An article in the Sunday edition of the Washington Post details the continued erosion of Switzerland's banking secrecy laws. As many of Europe's economies continue to experience stagnant economic conditions, many countries have taken aim at Switzerland's vaults in the search for much needed tax revenue. If the Swiss fail to address the nation's strict banking secrecy laws they are threatened with isolation by Europe's most powerful nations.
Last week, the council that serves as Switzerland's executive branch met to discuss new steps toward banking transparency after having been threatened with painful isolation if it did not agree to changes. This month, the upper house of Germany's Parliament is set to vote on a treaty with Switzerland that would require the banking stronghold to withhold taxes from the accounts of German residents. Similar deals have been signed recently with Austria and Britain, and the possibility is being discussed with others.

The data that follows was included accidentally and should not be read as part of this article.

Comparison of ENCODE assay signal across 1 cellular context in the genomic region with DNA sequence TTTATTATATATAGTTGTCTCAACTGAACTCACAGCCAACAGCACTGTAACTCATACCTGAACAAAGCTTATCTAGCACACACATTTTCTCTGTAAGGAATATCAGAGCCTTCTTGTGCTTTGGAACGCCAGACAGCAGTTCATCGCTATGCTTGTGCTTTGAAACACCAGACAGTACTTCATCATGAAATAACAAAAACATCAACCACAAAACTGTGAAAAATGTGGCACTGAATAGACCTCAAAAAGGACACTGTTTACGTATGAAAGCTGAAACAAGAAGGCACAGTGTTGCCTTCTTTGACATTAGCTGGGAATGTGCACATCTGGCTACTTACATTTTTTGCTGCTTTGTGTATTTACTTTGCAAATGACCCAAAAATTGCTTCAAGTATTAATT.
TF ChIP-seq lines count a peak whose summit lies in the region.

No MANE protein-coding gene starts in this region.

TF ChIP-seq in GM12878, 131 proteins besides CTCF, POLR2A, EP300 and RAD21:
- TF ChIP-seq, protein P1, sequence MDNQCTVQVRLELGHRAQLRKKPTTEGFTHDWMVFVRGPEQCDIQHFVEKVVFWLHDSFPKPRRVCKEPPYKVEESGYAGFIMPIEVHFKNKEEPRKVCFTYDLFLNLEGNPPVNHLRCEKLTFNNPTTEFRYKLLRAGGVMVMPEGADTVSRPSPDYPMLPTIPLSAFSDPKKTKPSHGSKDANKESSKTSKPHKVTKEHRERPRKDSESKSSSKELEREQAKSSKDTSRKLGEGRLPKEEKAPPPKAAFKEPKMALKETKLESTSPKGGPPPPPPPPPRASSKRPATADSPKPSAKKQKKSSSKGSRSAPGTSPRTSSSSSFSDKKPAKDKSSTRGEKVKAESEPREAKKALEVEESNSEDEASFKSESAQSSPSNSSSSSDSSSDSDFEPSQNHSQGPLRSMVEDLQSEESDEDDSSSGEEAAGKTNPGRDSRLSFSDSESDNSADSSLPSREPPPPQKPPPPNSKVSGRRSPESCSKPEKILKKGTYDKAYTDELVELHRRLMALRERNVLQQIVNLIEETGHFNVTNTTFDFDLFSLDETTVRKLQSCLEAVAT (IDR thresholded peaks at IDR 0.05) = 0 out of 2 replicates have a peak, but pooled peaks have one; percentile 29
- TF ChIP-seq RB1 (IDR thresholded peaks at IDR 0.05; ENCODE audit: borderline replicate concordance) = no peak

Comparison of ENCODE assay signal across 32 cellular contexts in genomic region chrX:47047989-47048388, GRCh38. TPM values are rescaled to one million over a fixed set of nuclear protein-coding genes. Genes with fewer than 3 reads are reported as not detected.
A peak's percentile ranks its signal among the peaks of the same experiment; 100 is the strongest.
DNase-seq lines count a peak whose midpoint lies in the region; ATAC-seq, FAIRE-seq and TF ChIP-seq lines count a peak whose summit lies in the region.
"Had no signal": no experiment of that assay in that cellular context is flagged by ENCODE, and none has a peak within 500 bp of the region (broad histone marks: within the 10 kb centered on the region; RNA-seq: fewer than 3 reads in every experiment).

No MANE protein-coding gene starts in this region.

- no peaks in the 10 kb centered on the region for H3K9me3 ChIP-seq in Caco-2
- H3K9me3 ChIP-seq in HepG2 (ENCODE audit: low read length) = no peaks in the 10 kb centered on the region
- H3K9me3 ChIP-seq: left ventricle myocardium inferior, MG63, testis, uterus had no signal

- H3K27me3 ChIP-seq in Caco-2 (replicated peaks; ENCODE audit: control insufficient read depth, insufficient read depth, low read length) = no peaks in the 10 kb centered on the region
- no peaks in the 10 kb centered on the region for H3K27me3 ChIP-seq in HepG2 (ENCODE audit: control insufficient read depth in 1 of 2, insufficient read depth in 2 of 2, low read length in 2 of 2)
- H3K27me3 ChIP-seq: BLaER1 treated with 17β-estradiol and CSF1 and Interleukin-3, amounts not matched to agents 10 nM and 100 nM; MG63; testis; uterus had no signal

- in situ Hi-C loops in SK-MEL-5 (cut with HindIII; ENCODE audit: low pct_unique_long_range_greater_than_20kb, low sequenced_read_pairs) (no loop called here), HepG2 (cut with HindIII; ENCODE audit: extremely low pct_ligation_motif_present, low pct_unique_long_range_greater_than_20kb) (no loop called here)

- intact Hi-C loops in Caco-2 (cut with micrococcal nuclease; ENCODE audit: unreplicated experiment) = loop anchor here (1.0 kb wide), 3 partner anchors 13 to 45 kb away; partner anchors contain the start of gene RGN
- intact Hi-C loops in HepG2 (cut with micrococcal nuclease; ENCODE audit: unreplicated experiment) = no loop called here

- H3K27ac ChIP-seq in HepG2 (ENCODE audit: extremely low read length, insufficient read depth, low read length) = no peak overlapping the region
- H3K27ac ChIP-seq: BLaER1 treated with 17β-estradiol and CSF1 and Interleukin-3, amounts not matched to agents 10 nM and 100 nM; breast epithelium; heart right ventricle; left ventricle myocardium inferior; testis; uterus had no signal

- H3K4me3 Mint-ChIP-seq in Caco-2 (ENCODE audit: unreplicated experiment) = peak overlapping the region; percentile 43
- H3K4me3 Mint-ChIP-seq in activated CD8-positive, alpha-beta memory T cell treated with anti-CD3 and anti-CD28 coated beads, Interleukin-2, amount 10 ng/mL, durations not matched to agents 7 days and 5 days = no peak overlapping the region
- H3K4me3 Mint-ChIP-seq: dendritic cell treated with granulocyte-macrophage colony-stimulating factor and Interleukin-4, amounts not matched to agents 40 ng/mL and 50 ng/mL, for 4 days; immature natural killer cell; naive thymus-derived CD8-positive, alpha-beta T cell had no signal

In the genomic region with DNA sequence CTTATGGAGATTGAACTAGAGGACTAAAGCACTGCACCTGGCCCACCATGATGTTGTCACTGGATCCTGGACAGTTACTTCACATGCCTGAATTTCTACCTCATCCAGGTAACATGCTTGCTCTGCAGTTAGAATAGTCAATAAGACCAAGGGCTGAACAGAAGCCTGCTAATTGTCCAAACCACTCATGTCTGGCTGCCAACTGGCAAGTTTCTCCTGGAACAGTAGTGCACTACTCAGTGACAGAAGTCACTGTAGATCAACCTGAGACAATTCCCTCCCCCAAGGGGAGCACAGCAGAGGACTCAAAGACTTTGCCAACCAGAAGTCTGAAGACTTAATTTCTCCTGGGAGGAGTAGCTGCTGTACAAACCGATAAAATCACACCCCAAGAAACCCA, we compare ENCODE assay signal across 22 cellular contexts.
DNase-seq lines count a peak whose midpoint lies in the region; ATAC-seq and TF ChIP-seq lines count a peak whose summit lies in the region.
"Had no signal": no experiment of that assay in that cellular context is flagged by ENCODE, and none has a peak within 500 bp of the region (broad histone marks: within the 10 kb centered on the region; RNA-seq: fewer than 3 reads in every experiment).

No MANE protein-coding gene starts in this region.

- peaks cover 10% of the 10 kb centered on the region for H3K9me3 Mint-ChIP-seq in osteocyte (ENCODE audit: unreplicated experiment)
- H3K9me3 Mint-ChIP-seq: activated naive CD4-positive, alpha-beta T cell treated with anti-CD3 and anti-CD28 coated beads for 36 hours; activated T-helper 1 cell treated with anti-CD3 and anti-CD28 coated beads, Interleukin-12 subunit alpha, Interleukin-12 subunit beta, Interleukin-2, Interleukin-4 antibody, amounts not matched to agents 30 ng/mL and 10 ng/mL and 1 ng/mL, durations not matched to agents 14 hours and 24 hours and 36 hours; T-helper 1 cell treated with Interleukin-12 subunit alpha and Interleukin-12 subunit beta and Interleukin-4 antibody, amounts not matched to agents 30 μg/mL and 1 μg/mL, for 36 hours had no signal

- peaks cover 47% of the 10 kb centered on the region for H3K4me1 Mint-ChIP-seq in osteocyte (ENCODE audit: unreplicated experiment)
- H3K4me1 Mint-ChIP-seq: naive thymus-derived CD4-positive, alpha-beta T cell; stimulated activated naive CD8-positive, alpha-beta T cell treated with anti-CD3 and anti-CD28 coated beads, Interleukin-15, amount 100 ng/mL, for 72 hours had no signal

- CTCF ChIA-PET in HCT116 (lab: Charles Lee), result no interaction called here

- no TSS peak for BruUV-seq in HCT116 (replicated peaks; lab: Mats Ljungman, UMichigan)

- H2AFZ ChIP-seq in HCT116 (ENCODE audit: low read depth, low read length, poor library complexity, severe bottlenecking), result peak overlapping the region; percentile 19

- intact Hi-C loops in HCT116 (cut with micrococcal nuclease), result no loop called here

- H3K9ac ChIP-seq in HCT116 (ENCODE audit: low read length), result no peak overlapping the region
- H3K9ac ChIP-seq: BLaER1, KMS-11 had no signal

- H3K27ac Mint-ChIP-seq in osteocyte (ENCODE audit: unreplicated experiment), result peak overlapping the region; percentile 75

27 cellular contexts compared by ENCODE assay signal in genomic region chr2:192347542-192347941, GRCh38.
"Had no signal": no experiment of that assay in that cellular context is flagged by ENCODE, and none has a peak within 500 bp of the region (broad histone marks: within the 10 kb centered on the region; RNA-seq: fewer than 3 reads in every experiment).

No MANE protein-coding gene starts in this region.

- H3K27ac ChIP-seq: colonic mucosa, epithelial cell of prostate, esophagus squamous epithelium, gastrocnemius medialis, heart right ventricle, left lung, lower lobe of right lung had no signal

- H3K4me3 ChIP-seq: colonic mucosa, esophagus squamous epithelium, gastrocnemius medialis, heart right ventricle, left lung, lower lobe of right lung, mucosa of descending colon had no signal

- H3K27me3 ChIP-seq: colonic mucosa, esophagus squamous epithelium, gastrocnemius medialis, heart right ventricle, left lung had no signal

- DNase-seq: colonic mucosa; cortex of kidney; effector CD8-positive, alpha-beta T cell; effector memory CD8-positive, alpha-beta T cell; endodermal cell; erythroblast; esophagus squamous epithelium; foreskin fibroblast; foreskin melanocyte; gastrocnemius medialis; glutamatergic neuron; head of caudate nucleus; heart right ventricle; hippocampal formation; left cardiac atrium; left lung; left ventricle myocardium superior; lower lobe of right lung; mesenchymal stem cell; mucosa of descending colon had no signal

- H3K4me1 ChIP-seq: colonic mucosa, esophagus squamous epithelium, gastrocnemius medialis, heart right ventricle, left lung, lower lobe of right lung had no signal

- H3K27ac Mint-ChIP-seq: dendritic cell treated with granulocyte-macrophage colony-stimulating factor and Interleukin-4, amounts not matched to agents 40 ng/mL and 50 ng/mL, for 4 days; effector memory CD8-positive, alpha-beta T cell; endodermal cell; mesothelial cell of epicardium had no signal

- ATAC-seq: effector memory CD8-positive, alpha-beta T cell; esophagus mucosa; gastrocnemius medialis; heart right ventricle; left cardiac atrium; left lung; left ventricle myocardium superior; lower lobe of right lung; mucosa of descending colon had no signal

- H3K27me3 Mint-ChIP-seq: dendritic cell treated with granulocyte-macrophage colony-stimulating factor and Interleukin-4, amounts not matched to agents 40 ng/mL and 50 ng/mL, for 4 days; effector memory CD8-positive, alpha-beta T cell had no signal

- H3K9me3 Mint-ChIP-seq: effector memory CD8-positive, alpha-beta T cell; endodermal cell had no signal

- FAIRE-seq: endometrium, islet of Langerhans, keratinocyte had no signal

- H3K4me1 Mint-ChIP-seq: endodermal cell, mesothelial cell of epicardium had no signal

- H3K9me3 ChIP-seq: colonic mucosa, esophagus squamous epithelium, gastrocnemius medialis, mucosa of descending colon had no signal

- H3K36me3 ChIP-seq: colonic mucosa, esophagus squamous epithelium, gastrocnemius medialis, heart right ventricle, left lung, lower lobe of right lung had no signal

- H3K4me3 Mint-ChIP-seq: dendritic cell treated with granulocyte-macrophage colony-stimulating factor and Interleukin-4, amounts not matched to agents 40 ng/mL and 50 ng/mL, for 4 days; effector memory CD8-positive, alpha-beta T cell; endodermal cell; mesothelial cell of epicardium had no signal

In addition to Europe, the United States has imposed tight restrictions on financial institutions that do business with U.S. clients abroad, as a result of the recent revelations of extensive efforts by Swiss banks to help American taxpayers avoid paying U.S. taxes.
You can hardly understate what is happening," said Luc Thevenoz, director of the Center for Banking and Financial Law at the University of Geneva. "Switzerland has created this image that the big value that Swiss bankers brought their clients was secrecy. It was an attractive proposition, especially with regard to tax issues."
No one is sure quite how much Switzerland's private wealth management sector depends on tax evasion. Bankers' estimates of deposits from private individuals range from 30 percent on the low end to 60 percent or more. Many say that a significant portion of those funds will drain away from Swiss coffers.
Indeed, it may only be a matter of time until the sharing of depositor information becomes the norm among the international community of nations.
Many experts say it is only a matter of time before international standards are in place that would automatically hand over full information about depositors to other countries' tax authorities. That would be the death knell for secrecy in Switzerland, an old tradition that was codified in 1934, making it a criminal offense for any bank employee to divulge information about a client's accounts except in the case of the gravest crimes - a category that did not include tax evasion.
While Swiss neutrality may remain intact, Swiss vaults may no longer be the place where money "goes to hide."
To read the Washington Post article, click here.